Second last to go in the second-round order was USA’s Jessica Springsteen and Don Juan van de Donkhoeve, a 15-year-old Belgian Warmblood stallion by Bamako De Muze x Diva Vd Donkhoeve owned by Stone Hill Farm. The 29-year-old rider and her partner finished with just one time fault in the opening round and brought the hometown crowd to their feet, sealing the deal for the American contingent jumping clear in the final round.
“I think you always feel more pressure when you’re representing your country,” said Springsteen. “It was the first Nations Cup in a long time, and we all were so excited this whole week. It was a really fun team.”
The win marked the ninth in the 20 years of the Nations Cup at WEF for the United States show jumping team, including their third consecutive victory.
“We knew coming in that we had a very young team,” said Chef d’Équipe Robert Ridland. “When your second and third riders in the order combined have one Nations Cup, it’s not much experience in the heart of the order. It was really nice and exciting. We were up against some real teams. When we saw the Irish starters, on paper that’s a really solid, veteran team. I couldn’t be more excited.”
The Irish Team of Shane Sweetnam (0,0), Bertram Allen (0,4), Michael Duffy (0,4), and Cian O’Connor (0,0) held on for a second place finish on a total of four faults.
Rounding out the podium in third place was Team Brazil with Rodrigo Lambre (16,8), Luiz Francisco De Azevedo (0,0), Yuri Mansur (8,5), and Rodrigo Pessoa (0,1) with a score of 14 faults total.
In addition to Heers, Sweetnam, O’Connor, and De Azevedo, an additional two riders had double clear rounds including Ashlee Bond (ISR), and Amy Millar (CAN).
The format was new to all riders with the first round held in the daylight while the second, in the traditional Nations Cup setting at WEF, under the lights.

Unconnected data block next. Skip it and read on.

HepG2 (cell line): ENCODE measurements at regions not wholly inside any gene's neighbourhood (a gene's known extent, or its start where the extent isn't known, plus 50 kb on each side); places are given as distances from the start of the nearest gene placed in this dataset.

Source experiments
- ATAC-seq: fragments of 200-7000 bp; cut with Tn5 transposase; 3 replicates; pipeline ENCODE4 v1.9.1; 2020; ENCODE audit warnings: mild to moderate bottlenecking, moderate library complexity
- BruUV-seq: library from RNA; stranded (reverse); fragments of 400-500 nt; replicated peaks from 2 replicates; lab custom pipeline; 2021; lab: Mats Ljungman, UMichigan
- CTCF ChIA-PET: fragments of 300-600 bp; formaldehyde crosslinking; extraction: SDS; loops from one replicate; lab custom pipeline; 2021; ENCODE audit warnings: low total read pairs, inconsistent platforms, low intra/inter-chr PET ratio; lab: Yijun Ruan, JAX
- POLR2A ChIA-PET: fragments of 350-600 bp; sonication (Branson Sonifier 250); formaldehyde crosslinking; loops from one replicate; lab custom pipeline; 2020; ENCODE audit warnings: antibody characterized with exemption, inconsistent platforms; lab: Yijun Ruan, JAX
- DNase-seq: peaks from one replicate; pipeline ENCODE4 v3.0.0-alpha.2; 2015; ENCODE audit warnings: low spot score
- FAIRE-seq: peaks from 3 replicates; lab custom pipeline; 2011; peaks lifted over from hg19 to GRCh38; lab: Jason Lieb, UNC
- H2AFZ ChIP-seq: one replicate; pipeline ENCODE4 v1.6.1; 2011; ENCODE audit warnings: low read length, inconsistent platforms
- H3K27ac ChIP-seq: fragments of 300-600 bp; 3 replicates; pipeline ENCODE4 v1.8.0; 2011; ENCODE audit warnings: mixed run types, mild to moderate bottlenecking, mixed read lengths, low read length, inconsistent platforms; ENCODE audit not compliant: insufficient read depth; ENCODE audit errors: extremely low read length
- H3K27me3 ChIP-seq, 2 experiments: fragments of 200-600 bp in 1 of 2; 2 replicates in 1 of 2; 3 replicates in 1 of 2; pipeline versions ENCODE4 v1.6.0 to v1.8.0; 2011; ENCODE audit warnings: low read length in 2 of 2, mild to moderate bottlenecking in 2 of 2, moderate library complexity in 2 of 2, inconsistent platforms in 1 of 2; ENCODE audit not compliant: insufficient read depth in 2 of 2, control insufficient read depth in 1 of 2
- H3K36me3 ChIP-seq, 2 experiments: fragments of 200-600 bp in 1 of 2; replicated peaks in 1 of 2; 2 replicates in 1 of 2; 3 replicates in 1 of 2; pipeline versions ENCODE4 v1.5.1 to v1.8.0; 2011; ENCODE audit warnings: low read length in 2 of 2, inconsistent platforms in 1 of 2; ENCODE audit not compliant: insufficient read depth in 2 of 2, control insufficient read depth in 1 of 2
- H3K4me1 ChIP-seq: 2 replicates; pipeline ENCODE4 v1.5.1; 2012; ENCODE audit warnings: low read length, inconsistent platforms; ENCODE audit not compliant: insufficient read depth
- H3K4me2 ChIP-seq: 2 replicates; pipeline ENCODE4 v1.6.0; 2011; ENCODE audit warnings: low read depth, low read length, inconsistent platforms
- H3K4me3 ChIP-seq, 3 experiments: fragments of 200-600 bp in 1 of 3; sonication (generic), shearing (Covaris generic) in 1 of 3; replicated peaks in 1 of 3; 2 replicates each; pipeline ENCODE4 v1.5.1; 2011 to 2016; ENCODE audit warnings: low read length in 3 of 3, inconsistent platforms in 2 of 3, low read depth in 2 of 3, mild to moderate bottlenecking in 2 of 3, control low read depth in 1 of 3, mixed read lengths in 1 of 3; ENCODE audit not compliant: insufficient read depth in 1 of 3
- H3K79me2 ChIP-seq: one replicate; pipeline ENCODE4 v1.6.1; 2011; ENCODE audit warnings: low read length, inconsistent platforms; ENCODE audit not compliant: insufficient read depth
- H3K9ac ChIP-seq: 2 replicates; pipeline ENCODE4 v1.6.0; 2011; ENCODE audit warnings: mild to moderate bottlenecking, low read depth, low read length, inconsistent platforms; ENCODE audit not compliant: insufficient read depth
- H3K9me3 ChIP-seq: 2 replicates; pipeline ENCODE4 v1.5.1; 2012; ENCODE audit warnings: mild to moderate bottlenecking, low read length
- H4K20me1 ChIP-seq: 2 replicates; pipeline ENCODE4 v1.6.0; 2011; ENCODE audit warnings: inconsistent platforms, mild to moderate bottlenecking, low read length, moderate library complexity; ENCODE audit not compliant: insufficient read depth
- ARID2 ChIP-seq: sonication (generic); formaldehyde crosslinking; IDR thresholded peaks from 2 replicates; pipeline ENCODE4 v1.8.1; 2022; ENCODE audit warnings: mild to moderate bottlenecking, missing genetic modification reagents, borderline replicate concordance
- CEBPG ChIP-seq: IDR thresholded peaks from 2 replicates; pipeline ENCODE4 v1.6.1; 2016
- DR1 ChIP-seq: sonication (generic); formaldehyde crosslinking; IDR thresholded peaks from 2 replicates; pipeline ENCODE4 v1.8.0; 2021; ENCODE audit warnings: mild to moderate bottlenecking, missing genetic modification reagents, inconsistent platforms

“It can give you time to overthink everything,” said Springsteen of the adjusted format. “I had a time fault in the first round, so I saw where I could make up a little bit of time. It was nice. I’ve never done this Nations Cup here before, so I was super excited. It was a great night.”
For Moggre, the extra experience of jumping on a Nations Cup team is one the young rider relishes. He spoke highly of the handiwork of Steve Stephens, course designer, and enjoyed the new format.
“I think the course really asked a lot of the right questions for this type of class, and I think that’s important,” said Moggre. “It was really interesting how the first round went during the day and the second round went at night because that’s a change of atmosphere. Some horses struggle with that and some horses strive with it. I think that it was a really interesting way to do the Nations Cup this year, but as the first one we had, I think it was a great experience. I myself had a great time, and I think I can speak on behalf of my teammates.”
Rounding out the Nations Cup team results were Israel in fourth, Canada in fifth, Great Britain placed sixth, Colombia was seventh, and Mexico finished eighth.
Following the class, the Denis Quinlan Perpetual Memorial Trophy was presented to the winning Nations Cup team. In the inaugural year of the award, it is given in his memory and recognizing his support in bringing the Nations Cup event to Wellington in 2002 and for his extraordinary support of equestrian sport.
WEF 8 sponsored by Premier Equestrian, continues through March 7 and features the $50,000 CaptiveOne Advisors 1.50m National Grand Prix Saturday afternoon and $37,000 Hermès Under 25 Semi-Final Grand Prix under the lights on Saturday, March 6, and the $214,000 Grand Prix CSIO4*, presented by JTWG, Inc., on Sunday, February 7. All feature classes will be available live and on-demand on the livestream.